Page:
Band Offers All Musical Adventure
Last Tuesday, Dec. 4 at Peabody’s concert venue in Cleveland, the Dillinger Escape Plan dispelled any doubts that it is one of the most intense and adventurous metal bands right now. As a live band, the New Jersey-based five-piece still retains the brutal prowess and mathematical precision of a band at its peak, despite recording and touring since the mid ’90s and incurring various line-up changes.
After original drummer Chris Pennie’s departure in June of this year (for the inferior Coheed and Cambria) the only remaining original member is guitarist Ben Weinman. These problems could be debilitating to a band that demands such immaculate musicianship and exhaustive performances. Nevertheless, new member Gil Sharone assumed drumming duties with confidence and the band is currently touring in support of a critically acclaimed new album, Ire Works, released this past November. The opening acts were Genghis Tron and A Life Once Lost, both from Philadelphia.
Genghis Tron was relegated to performing on a confined strip of space at the front of the stage to a spare audience. Save for three or four people, most people seemed unfamiliar with this unique brand of electro-metalcore distinguished by angular guitar, keyboard riffs and electronic beats. The band mostly tested material from its upcoming 2008 release, Board Up the House. Its headlining set last March at the ’Sco was more satisfying, perhaps due to a more receptive audience and the benefit of a full stage on which to perform. The band itself expressed some dissatisfaction with undesired resonance coming through the PA system.
A Life Once Lost adheres to a traditional brand of heavy metal, with emphasis on bottom-heavy riffery and harmonized guitar solos. Unfortunately, it was the least distinct-sounding band on the bill, but was afforded the privilege to tour with the opulent lighting set-up that pushed Genghis Tron to the head of the stage.
When Dillinger Escape Plan arrived on the stage, LED lights flashing, I was unsure if it would excite me quite as it did when I saw the group in high school, soon after the 2004 release of Miss Machine. That album, which introduced current vocalist Greg Puciato and a more commercially palatable sound, was polarizing to purists who expected another Calculating Infinity, its 1999 full-length debut. As groundbreaking as Calculating Infinity was for all its inimitable technical complexity, the newer material for the most part does not compromise the group’s signature heaviness. The jazzy chord progressions and complex time signatures are not neglected in favor of pop viability, but DEP’s bludgeoning volatility now ceases for occasional moments of melody and ambiance. Considering that modern rock radio and the mainstream music press are not (yet) keen to such heavy music, DEP is at least still too challenging to win over the MTV demographic.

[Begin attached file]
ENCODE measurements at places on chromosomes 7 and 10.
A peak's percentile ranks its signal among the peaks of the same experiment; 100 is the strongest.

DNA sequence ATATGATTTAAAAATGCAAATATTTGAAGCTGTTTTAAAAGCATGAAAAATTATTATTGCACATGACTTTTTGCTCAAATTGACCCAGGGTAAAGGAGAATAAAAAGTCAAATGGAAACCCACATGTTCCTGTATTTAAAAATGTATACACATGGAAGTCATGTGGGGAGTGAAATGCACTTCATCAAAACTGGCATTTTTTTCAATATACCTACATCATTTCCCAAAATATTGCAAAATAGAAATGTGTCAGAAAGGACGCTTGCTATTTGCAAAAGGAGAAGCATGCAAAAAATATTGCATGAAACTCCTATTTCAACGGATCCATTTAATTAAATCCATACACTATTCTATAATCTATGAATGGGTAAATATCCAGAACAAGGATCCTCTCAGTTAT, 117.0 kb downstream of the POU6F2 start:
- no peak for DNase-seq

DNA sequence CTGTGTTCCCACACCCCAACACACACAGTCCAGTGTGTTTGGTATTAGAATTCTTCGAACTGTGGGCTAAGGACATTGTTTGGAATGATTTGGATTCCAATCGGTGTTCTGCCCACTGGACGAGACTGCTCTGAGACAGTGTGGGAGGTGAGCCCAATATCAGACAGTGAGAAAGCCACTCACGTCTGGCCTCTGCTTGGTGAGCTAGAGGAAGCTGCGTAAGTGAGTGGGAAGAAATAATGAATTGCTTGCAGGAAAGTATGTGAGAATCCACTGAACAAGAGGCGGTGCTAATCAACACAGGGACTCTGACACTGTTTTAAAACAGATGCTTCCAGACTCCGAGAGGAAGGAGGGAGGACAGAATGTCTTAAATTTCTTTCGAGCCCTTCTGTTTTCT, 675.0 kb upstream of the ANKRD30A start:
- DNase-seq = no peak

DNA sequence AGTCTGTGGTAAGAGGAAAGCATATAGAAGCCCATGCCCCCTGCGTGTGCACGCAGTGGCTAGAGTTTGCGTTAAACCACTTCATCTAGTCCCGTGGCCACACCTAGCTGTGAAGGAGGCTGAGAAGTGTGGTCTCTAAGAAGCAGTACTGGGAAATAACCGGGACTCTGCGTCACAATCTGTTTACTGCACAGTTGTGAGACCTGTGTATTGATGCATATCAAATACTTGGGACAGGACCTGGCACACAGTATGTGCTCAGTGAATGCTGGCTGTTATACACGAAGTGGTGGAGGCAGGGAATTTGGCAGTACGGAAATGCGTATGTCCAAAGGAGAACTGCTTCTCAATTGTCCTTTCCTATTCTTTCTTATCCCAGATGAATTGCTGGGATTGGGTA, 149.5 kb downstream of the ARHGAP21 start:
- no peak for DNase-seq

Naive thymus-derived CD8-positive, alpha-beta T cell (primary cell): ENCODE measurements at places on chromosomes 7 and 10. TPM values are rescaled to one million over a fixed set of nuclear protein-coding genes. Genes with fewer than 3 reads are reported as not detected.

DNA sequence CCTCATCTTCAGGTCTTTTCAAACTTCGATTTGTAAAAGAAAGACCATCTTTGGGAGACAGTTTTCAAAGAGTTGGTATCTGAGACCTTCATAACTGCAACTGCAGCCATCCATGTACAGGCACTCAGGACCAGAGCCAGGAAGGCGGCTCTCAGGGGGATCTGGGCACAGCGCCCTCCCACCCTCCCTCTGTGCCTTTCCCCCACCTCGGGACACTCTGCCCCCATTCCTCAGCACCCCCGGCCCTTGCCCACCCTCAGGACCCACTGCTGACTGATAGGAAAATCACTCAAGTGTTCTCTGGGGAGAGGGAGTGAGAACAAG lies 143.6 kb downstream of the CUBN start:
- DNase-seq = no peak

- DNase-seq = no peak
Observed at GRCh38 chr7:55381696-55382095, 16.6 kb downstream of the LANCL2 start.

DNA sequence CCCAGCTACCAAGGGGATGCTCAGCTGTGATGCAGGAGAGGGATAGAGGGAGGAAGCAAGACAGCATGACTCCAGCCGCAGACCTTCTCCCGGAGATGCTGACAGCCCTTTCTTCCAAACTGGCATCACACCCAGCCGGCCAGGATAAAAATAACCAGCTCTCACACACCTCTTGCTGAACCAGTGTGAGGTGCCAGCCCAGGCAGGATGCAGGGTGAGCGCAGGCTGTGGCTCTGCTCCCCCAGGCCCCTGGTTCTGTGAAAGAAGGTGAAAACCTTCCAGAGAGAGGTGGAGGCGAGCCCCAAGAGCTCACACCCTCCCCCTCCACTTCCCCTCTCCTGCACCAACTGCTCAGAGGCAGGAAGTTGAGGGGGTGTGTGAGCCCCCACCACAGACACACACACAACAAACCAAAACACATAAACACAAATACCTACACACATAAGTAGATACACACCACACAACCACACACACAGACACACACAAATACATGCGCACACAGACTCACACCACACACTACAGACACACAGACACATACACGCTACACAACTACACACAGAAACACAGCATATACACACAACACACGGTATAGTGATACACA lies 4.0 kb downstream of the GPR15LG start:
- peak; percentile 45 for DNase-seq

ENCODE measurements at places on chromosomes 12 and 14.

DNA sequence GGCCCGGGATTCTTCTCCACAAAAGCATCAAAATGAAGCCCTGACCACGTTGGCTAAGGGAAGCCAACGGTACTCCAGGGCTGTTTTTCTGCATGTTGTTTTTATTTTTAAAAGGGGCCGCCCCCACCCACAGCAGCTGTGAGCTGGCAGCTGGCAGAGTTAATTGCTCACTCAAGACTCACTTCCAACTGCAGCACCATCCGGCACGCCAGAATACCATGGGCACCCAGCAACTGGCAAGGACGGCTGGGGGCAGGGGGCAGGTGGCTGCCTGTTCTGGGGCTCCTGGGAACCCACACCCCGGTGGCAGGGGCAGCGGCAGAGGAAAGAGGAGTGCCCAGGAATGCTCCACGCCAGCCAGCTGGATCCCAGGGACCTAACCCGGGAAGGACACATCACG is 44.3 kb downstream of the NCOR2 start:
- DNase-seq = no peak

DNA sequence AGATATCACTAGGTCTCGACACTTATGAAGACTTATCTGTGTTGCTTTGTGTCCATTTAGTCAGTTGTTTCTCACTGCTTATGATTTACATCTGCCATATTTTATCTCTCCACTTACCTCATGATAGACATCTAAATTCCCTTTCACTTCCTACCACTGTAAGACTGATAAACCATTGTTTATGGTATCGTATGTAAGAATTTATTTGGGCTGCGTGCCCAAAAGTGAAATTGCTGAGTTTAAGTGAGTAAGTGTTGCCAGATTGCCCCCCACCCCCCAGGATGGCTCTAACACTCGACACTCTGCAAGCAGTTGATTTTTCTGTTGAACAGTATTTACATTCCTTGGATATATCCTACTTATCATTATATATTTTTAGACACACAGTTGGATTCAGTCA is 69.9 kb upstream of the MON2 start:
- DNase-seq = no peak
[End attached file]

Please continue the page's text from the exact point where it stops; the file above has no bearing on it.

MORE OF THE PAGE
Charges leveled at DEP for compromises of artistic integrity are waylaid when the band performs. The band didn’t milk the opportunity to promote its new album, instead focusing on crowd-pleasing older material from Calculating Infinity (including “The Mullet Burden” and “43 Percent Burnt and Sugar Coated Sour”), even drawing from its transitional 2002 EP, Irony Is a Dead Scene, recorded with the ubiquitous and brilliantly versatile vocalist Mike Patton. “When Good Dogs Do Bad Things” and “Hollywood Squares” were handled with the necessary precision and vigor.
In Ire Works’ lean 39-minute running time, nuanced experiments with electronics and ambient sonic textures sporadically overtake the recording, but on stage DEP is relentlessly and exhaustively aggressive. The physicality of its live show threatens to literally take the stage apart, even risking injury. Greg Puciato possesses an intimidating physical presence (imagine the child of Abercrombie & Fitch and Donkey Kong) and guitarists Ben Weinman and Jeff Tuttle treated the stage like a playground. The band members jumped off the walls and the drum kit, climbed onto speakers and got dangerously close to crashing into one another and falling off stage, but all the while the performance of music survived. The intricately constructed songs didn’t get sloppy, even though the members were vigorously committed to testing the limits of their bodies and instruments.
DEP’s live show is a delicate balancing act wherein musicality and physicality are always seemingly close to tipping the scale in favor of one or the other. But surprisingly the band meets the high threshold of both unremitting physical chaos and virtuoso musicianship in equal measure.